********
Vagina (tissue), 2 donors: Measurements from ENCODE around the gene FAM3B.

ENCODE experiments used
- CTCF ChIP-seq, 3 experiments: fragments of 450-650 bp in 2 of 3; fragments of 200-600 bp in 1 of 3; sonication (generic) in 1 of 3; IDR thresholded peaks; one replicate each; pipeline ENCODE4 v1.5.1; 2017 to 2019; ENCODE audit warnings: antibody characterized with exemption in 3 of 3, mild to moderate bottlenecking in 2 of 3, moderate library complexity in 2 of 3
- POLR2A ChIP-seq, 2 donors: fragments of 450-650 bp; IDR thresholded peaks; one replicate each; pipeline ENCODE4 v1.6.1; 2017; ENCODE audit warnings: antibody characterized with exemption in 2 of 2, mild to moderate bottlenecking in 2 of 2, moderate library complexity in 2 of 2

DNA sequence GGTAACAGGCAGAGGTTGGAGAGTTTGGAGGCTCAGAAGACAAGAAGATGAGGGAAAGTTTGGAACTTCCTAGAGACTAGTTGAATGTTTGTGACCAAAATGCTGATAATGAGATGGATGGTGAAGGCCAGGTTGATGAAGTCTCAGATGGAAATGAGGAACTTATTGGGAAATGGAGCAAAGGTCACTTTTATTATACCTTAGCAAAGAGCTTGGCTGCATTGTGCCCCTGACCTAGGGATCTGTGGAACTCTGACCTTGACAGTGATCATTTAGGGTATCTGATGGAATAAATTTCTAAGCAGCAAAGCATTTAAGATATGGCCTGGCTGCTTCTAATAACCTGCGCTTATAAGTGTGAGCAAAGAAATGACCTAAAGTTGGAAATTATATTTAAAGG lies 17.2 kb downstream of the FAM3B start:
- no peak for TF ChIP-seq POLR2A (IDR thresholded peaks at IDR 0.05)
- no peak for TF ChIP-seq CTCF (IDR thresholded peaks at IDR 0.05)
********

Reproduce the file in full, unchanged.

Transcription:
Vagina (tissue), 2 donors: Measurements from ENCODE around the gene FAM3B.

ENCODE experiments used
- CTCF ChIP-seq, 3 experiments: fragments of 450-650 bp in 2 of 3; fragments of 200-600 bp in 1 of 3; sonication (generic) in 1 of 3; IDR thresholded peaks; one replicate each; pipeline ENCODE4 v1.5.1; 2017 to 2019; ENCODE audit warnings: antibody characterized with exemption in 3 of 3, mild to moderate bottlenecking in 2 of 3, moderate library complexity in 2 of 3
- POLR2A ChIP-seq, 2 donors: fragments of 450-650 bp; IDR thresholded peaks; one replicate each; pipeline ENCODE4 v1.6.1; 2017; ENCODE audit warnings: antibody characterized with exemption in 2 of 2, mild to moderate bottlenecking in 2 of 2, moderate library complexity in 2 of 2

DNA sequence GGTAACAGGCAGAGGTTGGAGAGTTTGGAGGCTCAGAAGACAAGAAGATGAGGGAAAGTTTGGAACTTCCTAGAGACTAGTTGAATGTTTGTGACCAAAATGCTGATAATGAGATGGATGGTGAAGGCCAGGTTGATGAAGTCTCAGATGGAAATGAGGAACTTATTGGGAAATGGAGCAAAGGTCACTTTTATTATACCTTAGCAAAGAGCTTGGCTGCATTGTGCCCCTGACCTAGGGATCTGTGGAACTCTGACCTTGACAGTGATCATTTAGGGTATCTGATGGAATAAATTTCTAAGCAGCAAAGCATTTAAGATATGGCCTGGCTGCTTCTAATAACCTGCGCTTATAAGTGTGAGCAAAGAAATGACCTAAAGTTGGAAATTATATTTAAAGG lies 17.2 kb downstream of the FAM3B start:
- no peak for TF ChIP-seq POLR2A (IDR thresholded peaks at IDR 0.05)
- no peak for TF ChIP-seq CTCF (IDR thresholded peaks at IDR 0.05)